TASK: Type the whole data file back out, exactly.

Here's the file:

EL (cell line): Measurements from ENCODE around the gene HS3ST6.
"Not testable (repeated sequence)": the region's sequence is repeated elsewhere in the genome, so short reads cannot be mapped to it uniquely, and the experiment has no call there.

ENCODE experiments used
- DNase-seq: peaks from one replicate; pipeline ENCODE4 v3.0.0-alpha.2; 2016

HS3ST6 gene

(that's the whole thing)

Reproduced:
EL (cell line): Measurements from ENCODE around the gene HS3ST6.
"Not testable (repeated sequence)": the region's sequence is repeated elsewhere in the genome, so short reads cannot be mapped to it uniquely, and the experiment has no call there.

ENCODE experiments used
- DNase-seq: peaks from one replicate; pipeline ENCODE4 v3.0.0-alpha.2; 2016

HS3ST6 gene